TR1-Guy said...

I have a sister who is 4-years my elder and she was a HUGE Beatles fan and ACTUALLY saw them perform in 1966 in Chicago on their last tour! Too cool and I'm totally jealous... of course I was like 9, so I couldn't go.

Anyway, I have always liked the White album because it was NOT a normal album. Today, you read "stories" the boys were not getting on very well and yes, were drunk/high most of the time. But, McCartney's "Back in the USSR" shows they can still rock and George's "Guitar" is one of his best with the Beatles. (The other is "All Too Much" which is so psychedelic). I had the actual record album with the numbers and embossed logo and everything and SOLD it in college to one of those "used record" shops as I was into putting everything on cassette then (which have all self-destructed 30 years later unlike vinyl!) I'd give good money to get that album back, but eBay gets enough of my money it is!

Nice memory! Thanks!

musicobsessive said...

Adrian - The do-it-yourself culture has certainly improved matters and artists can free themselves from the straitjacket of commercialism - hoorah!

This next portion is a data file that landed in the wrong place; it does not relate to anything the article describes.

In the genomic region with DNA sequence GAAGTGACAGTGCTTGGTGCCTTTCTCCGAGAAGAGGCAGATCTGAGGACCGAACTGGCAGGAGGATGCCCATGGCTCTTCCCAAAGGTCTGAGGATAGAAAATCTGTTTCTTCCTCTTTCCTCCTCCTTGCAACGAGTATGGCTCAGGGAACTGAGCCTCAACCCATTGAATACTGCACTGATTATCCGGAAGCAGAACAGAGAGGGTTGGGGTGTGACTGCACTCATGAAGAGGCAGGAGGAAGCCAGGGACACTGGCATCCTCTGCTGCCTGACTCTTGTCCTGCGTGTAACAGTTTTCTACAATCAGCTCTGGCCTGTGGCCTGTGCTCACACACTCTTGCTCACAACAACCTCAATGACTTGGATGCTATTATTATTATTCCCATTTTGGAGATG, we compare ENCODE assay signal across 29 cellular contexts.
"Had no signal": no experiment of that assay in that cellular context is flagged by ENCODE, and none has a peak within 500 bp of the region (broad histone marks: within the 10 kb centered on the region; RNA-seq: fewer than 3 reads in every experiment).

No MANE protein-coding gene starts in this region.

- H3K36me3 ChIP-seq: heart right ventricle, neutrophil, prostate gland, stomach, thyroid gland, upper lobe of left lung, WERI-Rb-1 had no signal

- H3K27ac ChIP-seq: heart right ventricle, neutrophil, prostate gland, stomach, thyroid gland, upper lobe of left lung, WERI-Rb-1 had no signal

Byron - You sold a numbered copy!!! Mine was bought in the mid-70s and turned out to be a cheap French re-pressing (without numbers) but it still sounds OK, it just doesn't have the history. Like you, I sold a load of things when I was a penniless student and some I regret, others not so much and some I have re-bought on CD. Why did we all think cassette was going to be the future? All mine from that era are unplayable now.

TR1-Guy said...

I know (re: selling an original copy of the White Album) what a twit, eh? Who knew? Like you said, I was a silly college student needing some beer money or money to buy something for the bands I was in. Perhaps I will go over to eBay and what's up there... this has got me going... Nuts! :)